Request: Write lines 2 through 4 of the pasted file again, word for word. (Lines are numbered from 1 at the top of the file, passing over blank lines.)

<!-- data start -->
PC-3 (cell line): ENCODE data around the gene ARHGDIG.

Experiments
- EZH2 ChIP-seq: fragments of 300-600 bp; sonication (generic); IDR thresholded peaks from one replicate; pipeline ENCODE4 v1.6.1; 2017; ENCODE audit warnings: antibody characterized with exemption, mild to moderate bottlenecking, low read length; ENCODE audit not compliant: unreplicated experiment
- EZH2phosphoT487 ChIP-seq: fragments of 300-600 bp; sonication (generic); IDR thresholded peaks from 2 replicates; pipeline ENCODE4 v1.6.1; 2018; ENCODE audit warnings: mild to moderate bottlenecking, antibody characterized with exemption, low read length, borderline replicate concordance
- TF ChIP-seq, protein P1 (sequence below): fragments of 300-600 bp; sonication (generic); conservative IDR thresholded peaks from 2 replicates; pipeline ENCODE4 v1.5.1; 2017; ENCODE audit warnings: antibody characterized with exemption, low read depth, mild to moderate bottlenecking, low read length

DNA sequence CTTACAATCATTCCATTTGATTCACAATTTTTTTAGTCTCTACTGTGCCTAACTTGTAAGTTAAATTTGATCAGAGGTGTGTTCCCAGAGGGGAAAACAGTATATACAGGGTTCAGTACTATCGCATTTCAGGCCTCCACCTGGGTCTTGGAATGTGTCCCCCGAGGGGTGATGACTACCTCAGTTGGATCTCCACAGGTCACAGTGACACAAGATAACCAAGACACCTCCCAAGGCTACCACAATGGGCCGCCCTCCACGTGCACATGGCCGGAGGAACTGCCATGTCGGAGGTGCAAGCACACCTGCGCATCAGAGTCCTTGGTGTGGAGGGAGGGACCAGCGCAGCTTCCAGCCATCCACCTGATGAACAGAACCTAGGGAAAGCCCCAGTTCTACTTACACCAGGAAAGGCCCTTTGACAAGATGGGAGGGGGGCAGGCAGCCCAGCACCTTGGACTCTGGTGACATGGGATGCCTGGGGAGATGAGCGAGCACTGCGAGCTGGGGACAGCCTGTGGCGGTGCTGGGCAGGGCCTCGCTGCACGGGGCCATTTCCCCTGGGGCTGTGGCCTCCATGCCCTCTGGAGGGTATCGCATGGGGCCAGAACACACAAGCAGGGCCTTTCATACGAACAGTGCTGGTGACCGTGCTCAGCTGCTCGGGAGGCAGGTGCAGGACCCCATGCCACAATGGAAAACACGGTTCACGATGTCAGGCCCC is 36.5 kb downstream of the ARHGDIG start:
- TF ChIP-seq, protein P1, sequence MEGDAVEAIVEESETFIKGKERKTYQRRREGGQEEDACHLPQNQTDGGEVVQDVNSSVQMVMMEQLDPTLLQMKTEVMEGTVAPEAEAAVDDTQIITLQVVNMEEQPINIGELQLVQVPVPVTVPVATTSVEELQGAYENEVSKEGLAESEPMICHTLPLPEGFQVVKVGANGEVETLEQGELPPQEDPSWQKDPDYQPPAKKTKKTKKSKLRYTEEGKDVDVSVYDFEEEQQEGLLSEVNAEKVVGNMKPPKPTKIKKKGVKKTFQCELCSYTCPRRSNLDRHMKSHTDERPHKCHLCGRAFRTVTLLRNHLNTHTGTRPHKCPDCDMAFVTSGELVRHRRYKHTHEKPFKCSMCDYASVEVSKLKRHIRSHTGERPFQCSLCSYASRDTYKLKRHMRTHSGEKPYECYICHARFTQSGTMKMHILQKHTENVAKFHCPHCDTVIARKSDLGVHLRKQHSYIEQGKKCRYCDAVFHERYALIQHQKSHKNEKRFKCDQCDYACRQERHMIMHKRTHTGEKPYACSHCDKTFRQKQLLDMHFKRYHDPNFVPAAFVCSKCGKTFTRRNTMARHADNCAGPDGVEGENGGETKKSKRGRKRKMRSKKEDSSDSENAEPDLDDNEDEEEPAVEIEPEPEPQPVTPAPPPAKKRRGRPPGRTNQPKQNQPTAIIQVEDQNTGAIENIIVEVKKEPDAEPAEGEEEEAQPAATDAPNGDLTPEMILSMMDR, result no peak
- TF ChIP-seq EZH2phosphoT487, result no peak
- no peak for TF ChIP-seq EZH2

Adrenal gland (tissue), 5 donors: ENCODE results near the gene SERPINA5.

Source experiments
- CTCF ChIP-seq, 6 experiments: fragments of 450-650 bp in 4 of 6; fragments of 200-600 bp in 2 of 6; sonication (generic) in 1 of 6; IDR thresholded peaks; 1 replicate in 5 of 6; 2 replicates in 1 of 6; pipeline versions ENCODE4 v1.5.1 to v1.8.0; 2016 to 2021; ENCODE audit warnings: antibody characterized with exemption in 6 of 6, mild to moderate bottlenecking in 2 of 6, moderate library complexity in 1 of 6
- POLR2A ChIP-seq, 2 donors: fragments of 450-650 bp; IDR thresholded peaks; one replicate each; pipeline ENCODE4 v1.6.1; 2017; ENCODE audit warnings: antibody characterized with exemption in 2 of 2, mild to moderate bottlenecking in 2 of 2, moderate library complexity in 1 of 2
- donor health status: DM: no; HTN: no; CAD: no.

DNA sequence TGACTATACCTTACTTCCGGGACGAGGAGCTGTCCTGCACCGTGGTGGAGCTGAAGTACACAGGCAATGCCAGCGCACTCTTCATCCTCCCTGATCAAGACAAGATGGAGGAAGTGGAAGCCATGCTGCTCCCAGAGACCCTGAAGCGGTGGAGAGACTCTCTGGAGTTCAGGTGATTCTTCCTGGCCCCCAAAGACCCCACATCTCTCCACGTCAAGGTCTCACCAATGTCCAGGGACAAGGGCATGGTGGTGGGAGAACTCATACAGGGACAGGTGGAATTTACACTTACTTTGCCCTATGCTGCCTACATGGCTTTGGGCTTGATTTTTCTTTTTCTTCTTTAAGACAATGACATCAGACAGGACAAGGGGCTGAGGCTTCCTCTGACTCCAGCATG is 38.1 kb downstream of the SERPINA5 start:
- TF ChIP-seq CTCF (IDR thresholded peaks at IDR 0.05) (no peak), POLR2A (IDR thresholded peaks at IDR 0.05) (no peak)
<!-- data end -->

Experiments
- EZH2 ChIP-seq: fragments of 300-600 bp; sonication (generic); IDR thresholded peaks from one replicate; pipeline ENCODE4 v1.6.1; 2017; ENCODE audit warnings: antibody characterized with exemption, mild to moderate bottlenecking, low read length; ENCODE audit not compliant: unreplicated experiment
- EZH2phosphoT487 ChIP-seq: fragments of 300-600 bp; sonication (generic); IDR thresholded peaks from 2 replicates; pipeline ENCODE4 v1.6.1; 2018; ENCODE audit warnings: mild to moderate bottlenecking, antibody characterized with exemption, low read length, borderline replicate concordance